The Man From Snowy River

Last Saturday night, I was sitting in my chair looking for something to watch on TV to help me unwind from a day of laundry and soccer games. I couldn”t find anything that interested me, so I moved on to Netflix to see if there was anything available for instant watching that would suit. I scrolled through a long list of title, nothing sparking until I hitThe Man From Snowy River. Suddenly I couldn”t wait to start it.

I”ve probably seen the movie at least three or four times, but it never loses it”s appeal. Man and horse working as one to overcome odds and win the girl. What could be better? But as I watched the opening credits, I noticed something for the first time. “Based on the poem, The Man From Snowy River.” This movie was based on a poem? I had no idea.

As it turns out, the poem that inspired the movie was written by an Australian bush poet named Banjo Patterson, and it first appeared in print in an Australian news magazine on April 26, 1890. I found a copy and read through it, amazed at how closely the screen writer kept the movie to the original poem. The romance thread was added, and I for one am glad, being a sucker for romance that I am, but I thought you might enjoy reading parts of this poem. It is too long to post in its entirety here, but you can find the full text here.

There was movement at the station, for the word had passed around

That the colt from old Regret had got away,

And had joined the wild bush horses – he was worth a thousand pound,

So all the cracks had gathered to the fray.

All the tried and noted riders from the stations near and far

Had mustered at the homestead overnight,

For the bushmen love hard riding where the wild bush horses are,

And the stockhorse snuffs the battle with delight.

Β .
There was Harrison, who made his pile when Pardon won the cup,

The old man with his hair as white as snow;

But few could ride beside him when his blood was fairly up –

He would go wherever horse and man could go.

And Clancy of the Overflow came down to lend a hand,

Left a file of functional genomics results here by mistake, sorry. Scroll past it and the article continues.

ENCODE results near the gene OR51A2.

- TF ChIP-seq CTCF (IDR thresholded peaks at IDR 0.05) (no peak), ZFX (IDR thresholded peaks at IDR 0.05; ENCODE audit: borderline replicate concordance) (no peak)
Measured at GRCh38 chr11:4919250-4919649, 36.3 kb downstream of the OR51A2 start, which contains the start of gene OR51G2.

No better horseman ever held the reins;

For never horse could throw him while the saddle girths would stand,

He learnt to ride while droving on the plains.

And one was there, a stripling on a small and weedy beast,

He was something like a racehorse undersized,

With a touch of Timor pony – three parts thoroughbred at least

And such as are by mountain horsemen prized.

He was hard and tough and wiry – just the sort that won”t say die –

There was courage in his quick impatient tread;

And he bore the

badge of gameness in his bright and fiery eye,

And the proud and lofty carriage of his head.

But still so slight and weedy, one would doubt his power to stay,

And the old man said, “That horse will never do

For a long a tiring gallop – lad, you”d better stop away,

Those hills are far too rough for such as you.”

So he waited sad and wistful – only Clancy stood his friend –

“I think we ought to let him come,” he said;

“I warrant he”ll be with us when he”s wanted at the end,

For both his horse and he are mountain bred.

When they reached the mountain”s summit, even Clancy took a pull,

It well might make the boldest hold their breath,

The wild hop scrub grew thickly, and the hidden ground was full

Of wombat holes, and any slip was death.

But the man from Snowy River let the pony have his head,

And he swung his stockwhip round and gave a cheer,

And he raced him down the mountain like a torrent down its bed,

While the others stood and watched in very fear.

He sent the flint stones flying, but the pony kept his feet,

He cleared the fallen timber in his stride,

And the man from Snowy River never shifted in his seat –

It was grand to see that mountain horseman ride.

Through the stringybarks and saplings, on the rough and broken ground,

Down the hillside at a racing pace he went;

And he never drew the bridle till he landed safe and sound,

At the bottom of that terrible descent.

And he ran them single-handed till their sides were white with foam.

He followed like a bloodhound on their track,

Till they halted cowed and beaten, then he turned their heads for home,

And alone and unassisted brought them back.

But his hardy mountain pony he could scarcely raise a trot,

He was blood from hip to shoulder from the spur;

But his pluck was still undaunted, and his courage fiery hot,

For never yet was mountain horse a cur.